Tim Savageaux - Merriman Curhan Ford & Co

Hi. Good morning. Can you hear me?

Thomas Scottino - Senior Manager, Investor Relations

Yes we can.

Robert W. Pullen - President and Chief Executive Officer

How is it going Tim?

Tim Savageaux - Merriman Curhan Ford & Co

Going okay. Maybe to follow-up on a couple of the questions thus far to get a little bit deeper beyond the gross margin mix factor. It sounds like, given your commentary about a major new build at the 7100 that you are expecting some pretty significant increases in revenue in that platform perhaps in the quarter and for the year. You mentioned some margin improvements. I imagine that still acts as a drag from an overall margin standpoint in figures. So greatly in your guidance, I wondered if you could comment on that issue?

Timothy J. Wiggins - Executive Vice President and Chief Financial Officer

Tim its Tim Wiggins. How much of the answer did we get out on Nikos before we got disconnected?

Tim Savageaux - Merriman Curhan Ford & Co

I honestly can't remember.

Robert W. Pullen - President and Chief Executive Officer

Okay. Let me just take this. Let's answer Nikos' question for the greater good of audience here. You know, someone asked us why our margins were changing from Q1 to Q2. And my response was there is a product mix issue, i.e. there is more 7100 and ONTs at a lower rated margin than the 5500.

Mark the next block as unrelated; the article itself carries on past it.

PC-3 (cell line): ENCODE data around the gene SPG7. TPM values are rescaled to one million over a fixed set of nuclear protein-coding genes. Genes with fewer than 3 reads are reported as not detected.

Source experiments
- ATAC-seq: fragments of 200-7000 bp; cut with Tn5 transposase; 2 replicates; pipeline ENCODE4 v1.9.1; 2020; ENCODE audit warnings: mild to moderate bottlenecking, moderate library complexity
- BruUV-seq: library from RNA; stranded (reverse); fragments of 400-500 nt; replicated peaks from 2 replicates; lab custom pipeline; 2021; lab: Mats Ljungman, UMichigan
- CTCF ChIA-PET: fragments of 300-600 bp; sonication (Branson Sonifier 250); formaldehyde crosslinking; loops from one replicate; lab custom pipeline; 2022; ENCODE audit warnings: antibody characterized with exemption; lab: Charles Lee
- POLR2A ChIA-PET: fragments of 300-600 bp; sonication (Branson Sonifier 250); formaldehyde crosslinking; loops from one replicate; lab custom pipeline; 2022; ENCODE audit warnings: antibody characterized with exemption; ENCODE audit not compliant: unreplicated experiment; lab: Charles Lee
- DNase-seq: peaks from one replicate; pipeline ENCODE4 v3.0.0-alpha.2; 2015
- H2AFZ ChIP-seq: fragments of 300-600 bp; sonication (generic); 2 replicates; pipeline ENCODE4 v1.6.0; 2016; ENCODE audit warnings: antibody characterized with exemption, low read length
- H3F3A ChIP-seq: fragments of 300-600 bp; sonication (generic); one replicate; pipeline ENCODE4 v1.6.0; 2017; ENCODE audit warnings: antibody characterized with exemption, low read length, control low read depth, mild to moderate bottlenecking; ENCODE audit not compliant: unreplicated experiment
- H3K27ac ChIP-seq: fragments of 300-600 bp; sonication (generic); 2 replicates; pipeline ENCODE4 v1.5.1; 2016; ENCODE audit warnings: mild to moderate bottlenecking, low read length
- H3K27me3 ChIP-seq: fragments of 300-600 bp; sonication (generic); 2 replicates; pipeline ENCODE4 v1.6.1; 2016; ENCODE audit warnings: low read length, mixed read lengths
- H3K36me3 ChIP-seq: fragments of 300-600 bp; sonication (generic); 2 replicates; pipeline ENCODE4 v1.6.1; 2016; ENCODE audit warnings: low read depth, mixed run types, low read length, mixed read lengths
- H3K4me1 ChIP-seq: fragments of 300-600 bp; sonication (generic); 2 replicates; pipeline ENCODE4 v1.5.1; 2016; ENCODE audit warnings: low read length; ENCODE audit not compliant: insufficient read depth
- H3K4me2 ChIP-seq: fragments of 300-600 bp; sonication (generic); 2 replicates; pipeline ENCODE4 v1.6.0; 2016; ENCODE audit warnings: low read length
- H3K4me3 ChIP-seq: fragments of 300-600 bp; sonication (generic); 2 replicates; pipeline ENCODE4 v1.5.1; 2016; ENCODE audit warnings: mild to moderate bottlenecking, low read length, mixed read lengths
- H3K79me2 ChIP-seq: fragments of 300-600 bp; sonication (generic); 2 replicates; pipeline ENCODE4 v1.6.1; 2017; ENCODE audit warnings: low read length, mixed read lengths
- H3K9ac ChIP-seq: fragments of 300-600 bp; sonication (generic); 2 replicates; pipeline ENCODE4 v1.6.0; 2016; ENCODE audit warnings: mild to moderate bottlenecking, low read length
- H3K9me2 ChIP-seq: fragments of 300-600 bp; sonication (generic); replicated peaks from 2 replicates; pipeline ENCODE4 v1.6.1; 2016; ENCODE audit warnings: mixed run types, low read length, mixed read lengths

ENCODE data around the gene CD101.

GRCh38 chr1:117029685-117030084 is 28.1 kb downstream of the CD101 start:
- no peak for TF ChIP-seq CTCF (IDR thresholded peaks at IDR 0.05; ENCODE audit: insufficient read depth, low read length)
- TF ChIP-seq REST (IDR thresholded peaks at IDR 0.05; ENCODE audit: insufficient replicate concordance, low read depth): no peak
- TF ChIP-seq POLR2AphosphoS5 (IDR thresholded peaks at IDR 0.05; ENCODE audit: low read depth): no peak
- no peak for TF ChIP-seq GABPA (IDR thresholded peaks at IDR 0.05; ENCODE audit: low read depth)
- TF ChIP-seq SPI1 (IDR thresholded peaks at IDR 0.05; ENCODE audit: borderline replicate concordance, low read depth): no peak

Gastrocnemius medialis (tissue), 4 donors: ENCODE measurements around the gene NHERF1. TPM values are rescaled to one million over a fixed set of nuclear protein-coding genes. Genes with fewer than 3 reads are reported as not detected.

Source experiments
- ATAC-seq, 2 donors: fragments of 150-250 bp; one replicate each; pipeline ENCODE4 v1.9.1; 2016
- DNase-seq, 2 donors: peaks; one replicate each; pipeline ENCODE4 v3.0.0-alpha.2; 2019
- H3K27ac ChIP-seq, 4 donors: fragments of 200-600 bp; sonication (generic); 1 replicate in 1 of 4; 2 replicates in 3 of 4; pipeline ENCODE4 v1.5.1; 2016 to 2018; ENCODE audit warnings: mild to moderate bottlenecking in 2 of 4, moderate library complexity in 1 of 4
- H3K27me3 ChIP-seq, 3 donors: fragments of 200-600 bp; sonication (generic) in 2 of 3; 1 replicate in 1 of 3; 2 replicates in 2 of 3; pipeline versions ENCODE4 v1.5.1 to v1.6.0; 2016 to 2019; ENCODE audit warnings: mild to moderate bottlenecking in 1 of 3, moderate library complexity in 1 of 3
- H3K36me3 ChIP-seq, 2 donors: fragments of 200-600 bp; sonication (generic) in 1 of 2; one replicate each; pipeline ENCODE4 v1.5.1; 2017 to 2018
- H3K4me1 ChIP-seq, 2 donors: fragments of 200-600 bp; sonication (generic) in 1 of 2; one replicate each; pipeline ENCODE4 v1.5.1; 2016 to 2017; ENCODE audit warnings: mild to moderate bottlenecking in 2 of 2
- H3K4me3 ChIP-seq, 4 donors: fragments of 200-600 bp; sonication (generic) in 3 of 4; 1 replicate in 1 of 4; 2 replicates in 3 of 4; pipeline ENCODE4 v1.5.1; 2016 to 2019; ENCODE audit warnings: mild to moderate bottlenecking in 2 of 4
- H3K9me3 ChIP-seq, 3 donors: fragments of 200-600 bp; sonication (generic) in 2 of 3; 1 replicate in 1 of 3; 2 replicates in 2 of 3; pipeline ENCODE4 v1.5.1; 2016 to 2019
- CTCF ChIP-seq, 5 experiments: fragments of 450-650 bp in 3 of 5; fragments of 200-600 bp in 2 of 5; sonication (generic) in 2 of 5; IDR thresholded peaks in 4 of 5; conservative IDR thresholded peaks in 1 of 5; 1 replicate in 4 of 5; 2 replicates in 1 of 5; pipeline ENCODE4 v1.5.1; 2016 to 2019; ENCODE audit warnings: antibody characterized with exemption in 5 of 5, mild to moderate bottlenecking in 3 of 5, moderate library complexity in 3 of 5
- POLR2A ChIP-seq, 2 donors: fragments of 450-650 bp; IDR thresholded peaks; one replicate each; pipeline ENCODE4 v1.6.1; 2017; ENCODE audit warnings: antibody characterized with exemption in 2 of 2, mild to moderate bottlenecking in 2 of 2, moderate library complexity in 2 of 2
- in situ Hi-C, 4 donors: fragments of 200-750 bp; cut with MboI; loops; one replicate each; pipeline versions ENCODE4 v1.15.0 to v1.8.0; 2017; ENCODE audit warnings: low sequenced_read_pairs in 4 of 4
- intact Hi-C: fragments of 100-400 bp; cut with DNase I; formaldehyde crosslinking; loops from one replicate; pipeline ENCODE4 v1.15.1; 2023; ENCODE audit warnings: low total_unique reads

Next is, the economy is obviously a tough environment right now. There is a slower new housing starts and at least one major North American wireless carrier has slowed down in spending. With that Tim I will pass it over to you comment on Tim's second part of this question.

Timothy J. Wiggins - Executive Vice President and Chief Financial Officer

Yeah, on the ROADM what we see is a steady increase in the product line over the year, that's what we're thinking, sequential increases. I think part of what's happening in 2Q is that with the 5500 returning to levels that were similar to 4Q of last year and overall revenue being lower, the 7100 becomes a large component of the overall mix, and that's slightly above breakeven margin. It has a couple points of margin impact as we go from Q1 to Q2.

Tim Savageaux - Merriman Curhan Ford & Co

Great. And I guess the follow-up is on the GPON side, at least with Verizon, obviously you've felt that was going to be an NPV positive decision for you or I would assume or you would have done it. But there is obviously a lot of component parts to that. You mentioned and I would have assumed coming in, some decline in R&D as a result of that.